SV: Rust conversion


Bo Strander

A comment about the method of filling hided areas with polyurethane foam or
any other foam.
In europe some 30 years agoo AlfaRomeo produced a car called Alfasud. In
order to get a quiet and smoth-running car they filled, among other areas,
the frontscreen frame, called the A-frame with some kind of foam-material.
This showed to be a catastrofy some years later....Thousands and thousands
of car was totally damadged by corrosion in the areas where the foam was
used. On the outside they sometimes locked nice but the roof where sometimes
kept in place only by the C-frames and the paint!!
Just a comment from other side of the pool....
Bo the swede
-----Ursprungligt meddelande-----
Fr?n: []
Skickat: den 14 november 2003 01:26
?mne: Re: [amphicar-lovers] Rust conversion

In my experience, both Phosphoric Acid and Muriatic acid work well, though
differently. For 30 years, I have bought a product called "OSPHO" which is
solution of Phosphoric acid. I debride (wire brush, or scrape heavy rust
then using a spray bottle, apply Phosphoric acid liberally. It is
relatively safe
to handle, much like Muriactic acid. It is definitely more expensive than
muriatic acid, but does a different sort of job. I have bought it by the
and a gallon will last me nowadays several years, though once upon a time
had a steel boat (significantly larger than an amphicar) and I used more.
Spraying the Ospho on liberally, it is then allowed to set and dry which
probably take 24 hours or possibly longer if it is not exposed to a lot of
ventilation to allow it to act on the rust and chemically convert it. A
chalky white
residue will end up on the previously rusted parts, and as the distributor
the product will say in print, it converts the Iron Oxide (which is the
rust) to
Iron Phosphate. I would then recommend brushing off the white powdery
and proceed to paint it with a good quality material which will adhere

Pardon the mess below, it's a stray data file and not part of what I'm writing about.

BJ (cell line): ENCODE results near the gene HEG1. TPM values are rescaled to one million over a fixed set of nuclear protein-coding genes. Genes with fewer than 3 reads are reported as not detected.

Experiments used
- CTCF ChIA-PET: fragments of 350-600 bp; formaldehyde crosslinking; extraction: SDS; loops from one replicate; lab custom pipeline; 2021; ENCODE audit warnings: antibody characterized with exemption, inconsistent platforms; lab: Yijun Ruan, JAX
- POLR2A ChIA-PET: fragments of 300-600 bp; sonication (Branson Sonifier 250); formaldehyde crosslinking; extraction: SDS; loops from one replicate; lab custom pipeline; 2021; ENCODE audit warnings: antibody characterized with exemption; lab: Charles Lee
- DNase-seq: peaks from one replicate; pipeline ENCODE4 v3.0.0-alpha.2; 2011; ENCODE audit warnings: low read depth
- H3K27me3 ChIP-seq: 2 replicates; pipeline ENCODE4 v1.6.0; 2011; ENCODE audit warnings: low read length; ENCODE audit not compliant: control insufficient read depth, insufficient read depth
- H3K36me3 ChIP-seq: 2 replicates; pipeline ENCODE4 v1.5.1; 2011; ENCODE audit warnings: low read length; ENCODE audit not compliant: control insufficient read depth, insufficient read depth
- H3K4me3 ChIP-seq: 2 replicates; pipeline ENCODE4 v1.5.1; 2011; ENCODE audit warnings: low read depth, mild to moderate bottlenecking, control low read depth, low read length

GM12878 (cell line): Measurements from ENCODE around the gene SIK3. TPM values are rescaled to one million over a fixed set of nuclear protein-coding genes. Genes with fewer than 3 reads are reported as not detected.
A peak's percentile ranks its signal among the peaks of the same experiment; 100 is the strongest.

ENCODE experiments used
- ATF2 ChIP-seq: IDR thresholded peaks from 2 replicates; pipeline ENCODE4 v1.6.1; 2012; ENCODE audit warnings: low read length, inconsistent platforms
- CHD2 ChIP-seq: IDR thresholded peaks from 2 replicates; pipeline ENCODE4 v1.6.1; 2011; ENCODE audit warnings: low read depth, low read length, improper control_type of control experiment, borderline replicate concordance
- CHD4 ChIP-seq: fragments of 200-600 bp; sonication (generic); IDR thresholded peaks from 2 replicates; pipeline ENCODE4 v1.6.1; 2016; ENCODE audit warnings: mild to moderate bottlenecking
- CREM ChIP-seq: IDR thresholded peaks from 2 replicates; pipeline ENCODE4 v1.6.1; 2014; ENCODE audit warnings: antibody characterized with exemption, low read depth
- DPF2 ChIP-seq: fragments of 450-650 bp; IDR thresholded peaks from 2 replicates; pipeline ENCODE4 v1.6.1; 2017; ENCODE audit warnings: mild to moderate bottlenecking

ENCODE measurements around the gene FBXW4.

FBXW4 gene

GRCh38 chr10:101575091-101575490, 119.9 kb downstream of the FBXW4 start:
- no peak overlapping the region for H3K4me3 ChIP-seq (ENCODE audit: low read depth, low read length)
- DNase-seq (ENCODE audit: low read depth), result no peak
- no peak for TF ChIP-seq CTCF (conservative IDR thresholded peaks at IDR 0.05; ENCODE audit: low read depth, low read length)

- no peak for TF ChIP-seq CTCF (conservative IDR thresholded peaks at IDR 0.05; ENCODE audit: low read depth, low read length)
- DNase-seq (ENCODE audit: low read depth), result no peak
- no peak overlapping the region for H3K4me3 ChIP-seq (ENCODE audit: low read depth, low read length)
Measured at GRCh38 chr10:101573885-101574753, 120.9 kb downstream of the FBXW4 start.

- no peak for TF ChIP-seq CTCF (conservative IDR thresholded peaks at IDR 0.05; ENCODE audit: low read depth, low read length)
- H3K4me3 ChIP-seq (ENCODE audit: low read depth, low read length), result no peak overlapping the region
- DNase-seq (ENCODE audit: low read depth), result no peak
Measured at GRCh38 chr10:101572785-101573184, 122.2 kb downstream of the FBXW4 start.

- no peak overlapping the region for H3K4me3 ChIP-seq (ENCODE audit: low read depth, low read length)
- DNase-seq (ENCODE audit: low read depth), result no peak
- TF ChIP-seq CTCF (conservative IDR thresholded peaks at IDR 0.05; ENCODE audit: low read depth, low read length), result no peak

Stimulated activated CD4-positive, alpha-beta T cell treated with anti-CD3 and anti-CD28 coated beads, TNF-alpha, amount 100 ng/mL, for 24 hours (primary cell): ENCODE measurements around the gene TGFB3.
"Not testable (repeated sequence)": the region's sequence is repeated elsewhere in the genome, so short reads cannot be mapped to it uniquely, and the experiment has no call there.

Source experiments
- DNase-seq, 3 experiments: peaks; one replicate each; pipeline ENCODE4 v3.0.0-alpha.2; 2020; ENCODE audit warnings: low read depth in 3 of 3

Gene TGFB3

directly to the rust free metal. If it is not coated with a suitable
paint or epoxy
primer, etc., it will begin the re-rusting process again if subjected to
moisture after a period of time.
The other alternative, as Ed suggested, is to immerse the item in
Muriatic acid for a few minutes - probably 10 -20, after having debrided
it of
consequential rust as with the Ospho treatment above. Once the rust has
been disolved off, the parts should be washed thoroughly, ideally in a
solution of baking powder to neutralize the acid, then immediately blown
completely dry, as rusting will try to start immediately. This is fresh
rust free metal
and should be primed or painted right away.
On my rear quarter panels 3-1/2 years ago, I ground away the infected
areas which were not huge, but perhaps 1 x 6 inches on right and left. I
applied the Ospho, waited a day or two, wire brushed and scraped as
completely as
possible, then filled with Polyurethane foam in place foam and a competent
body man completed the job and painted the quarters. I expected to have
years of peace. Not so. Don't bother with this approach. I conclude that
Polyurethane, though sticky as the devil initially, does not tightly
adhere to the
metal and moisture invades and now I'm set to repair both quarters again.
They are not bad - just way too unsightly for my taste and it will only
One of the members suggested putting in an access port to spray in heavy
undercoating to adhere to the "de-rusted" metal inside these lower
quarters and
this may be a good idea. Anyway, as one can guess, I am disgusted after
what I thought to be a good job that the corrosion bubbles have now
This is a great subject for opinions, past experiences and suggestions.
Vic "Splash" Nelson near Daytona with the Aqua 67 Split Personality

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